Washington Wants to Diversify Science and Tech Fields. Here's One Company's Advice

Washington Wants to Diversify Science and Tech Fields. Here's One Company's Advice

By Cat Zakrzewski
Barbara Whye, Intel chief diversity and inclusion officer and vice president of human resources Credit: Intel Corp.

Barbara Whye, Intel chief diversity and inclusion officer and vice president of human resources Credit: Intel Corp.

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Washington wants to diversify science and tech fields. Here's @Intel's advice: http://bit.ly/2Mt1Zyt via @washingtonpost
Thursday, May 9, 2019 - 12:00pm

CONTENT: Article

Washington lawmakers want to diversify the country’s science and tech workforce. Today they’ll be seeking best practices from a Silicon Valley company that has been investing in hiring and retaining more women and minorities.

Barbara Whye, Intel’s diversity and inclusion chief, will tell lawmakers at a House Committee on Commerce, Science and Transportation hearing this morning that Intel has found success in developing clear diversity hiring goals while investing in strategies to retain employees -- like a confidential tipline that allows employees to report situations making them uncomfortable in the workplace.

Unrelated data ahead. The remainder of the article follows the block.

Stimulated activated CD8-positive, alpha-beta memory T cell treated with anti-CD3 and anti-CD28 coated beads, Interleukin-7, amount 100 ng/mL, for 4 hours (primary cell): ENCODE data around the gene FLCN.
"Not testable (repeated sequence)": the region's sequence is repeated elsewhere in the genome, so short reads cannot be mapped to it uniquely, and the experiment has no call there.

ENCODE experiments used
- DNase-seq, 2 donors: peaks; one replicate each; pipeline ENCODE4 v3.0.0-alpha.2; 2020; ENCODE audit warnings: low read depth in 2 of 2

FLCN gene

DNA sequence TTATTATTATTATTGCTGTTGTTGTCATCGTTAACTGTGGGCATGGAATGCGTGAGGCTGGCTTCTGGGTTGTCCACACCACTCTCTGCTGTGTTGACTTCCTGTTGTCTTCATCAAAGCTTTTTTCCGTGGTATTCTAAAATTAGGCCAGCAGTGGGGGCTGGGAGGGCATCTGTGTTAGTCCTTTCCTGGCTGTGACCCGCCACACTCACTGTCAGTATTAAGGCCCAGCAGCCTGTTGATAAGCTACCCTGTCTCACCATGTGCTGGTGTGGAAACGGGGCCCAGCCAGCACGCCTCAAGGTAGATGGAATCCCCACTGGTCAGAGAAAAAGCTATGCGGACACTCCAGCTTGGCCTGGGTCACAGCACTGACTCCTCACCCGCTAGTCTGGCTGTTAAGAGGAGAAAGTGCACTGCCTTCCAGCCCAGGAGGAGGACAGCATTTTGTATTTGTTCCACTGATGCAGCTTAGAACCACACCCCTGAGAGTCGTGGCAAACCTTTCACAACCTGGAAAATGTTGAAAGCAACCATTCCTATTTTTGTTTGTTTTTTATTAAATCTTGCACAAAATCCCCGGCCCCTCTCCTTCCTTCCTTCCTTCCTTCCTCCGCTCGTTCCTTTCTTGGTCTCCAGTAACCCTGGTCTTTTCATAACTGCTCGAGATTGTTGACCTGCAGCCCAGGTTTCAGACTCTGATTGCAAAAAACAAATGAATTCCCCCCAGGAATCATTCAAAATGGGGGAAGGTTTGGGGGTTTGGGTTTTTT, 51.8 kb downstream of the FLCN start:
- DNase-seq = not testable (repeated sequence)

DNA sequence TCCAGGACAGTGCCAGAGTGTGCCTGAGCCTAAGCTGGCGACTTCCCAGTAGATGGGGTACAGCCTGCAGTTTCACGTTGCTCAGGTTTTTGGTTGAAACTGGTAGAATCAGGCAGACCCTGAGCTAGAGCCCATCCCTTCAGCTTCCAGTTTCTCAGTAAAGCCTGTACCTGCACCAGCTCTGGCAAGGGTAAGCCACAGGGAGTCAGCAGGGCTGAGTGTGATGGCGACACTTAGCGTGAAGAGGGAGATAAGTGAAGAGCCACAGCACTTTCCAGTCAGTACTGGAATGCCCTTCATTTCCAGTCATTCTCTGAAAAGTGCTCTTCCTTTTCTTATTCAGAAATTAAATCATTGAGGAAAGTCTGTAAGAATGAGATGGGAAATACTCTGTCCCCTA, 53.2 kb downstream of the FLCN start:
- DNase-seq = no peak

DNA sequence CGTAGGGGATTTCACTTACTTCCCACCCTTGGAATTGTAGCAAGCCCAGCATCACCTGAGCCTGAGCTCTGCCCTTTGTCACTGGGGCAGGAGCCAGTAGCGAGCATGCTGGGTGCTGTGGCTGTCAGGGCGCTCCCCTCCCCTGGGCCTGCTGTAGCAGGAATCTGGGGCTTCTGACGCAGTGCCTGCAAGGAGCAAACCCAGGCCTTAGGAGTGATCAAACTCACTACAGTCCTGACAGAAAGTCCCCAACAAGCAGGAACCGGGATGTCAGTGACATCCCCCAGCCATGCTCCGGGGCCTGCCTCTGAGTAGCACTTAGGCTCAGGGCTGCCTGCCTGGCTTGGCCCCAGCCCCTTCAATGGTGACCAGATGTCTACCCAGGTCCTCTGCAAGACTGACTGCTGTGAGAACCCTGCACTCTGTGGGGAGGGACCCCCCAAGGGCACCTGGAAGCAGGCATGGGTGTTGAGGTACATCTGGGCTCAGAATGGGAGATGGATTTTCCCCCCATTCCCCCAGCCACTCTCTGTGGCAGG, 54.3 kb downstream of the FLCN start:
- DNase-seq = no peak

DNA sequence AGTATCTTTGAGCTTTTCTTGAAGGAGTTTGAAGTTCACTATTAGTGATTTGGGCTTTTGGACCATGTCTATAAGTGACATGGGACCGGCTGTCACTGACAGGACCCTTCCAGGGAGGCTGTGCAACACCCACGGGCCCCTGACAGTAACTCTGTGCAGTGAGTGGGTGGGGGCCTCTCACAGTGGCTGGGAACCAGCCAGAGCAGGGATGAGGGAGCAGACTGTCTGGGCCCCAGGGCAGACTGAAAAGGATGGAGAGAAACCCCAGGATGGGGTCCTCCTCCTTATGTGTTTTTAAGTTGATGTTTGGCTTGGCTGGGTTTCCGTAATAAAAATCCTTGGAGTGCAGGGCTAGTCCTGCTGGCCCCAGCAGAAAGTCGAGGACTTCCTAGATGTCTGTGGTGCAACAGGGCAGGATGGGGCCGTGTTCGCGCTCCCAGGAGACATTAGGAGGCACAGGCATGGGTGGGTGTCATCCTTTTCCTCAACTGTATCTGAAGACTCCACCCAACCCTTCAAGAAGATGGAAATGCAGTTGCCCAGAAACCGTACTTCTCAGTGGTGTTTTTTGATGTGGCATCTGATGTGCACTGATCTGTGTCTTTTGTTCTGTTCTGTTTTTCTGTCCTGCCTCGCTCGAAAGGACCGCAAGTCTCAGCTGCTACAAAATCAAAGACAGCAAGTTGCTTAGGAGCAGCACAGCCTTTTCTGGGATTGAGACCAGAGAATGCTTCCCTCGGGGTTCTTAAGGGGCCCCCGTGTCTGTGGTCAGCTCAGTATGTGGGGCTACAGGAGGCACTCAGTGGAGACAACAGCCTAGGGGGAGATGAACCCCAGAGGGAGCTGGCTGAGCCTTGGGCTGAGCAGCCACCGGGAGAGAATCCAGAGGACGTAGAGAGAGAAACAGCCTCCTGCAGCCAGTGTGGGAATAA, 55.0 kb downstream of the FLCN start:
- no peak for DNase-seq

She will also advocate for a data-based approach. Whye tracks everything from the number of tipline complaints to the company's efficacy at hitting the hiring targets it sets. If Congress wants to make sure its diversity efforts are transparent and accountable, Whye tells me, data should be a cornerstone of its playbook too. 

“What we learned inside of Intel is what you measure matters,” she said in an interview. 

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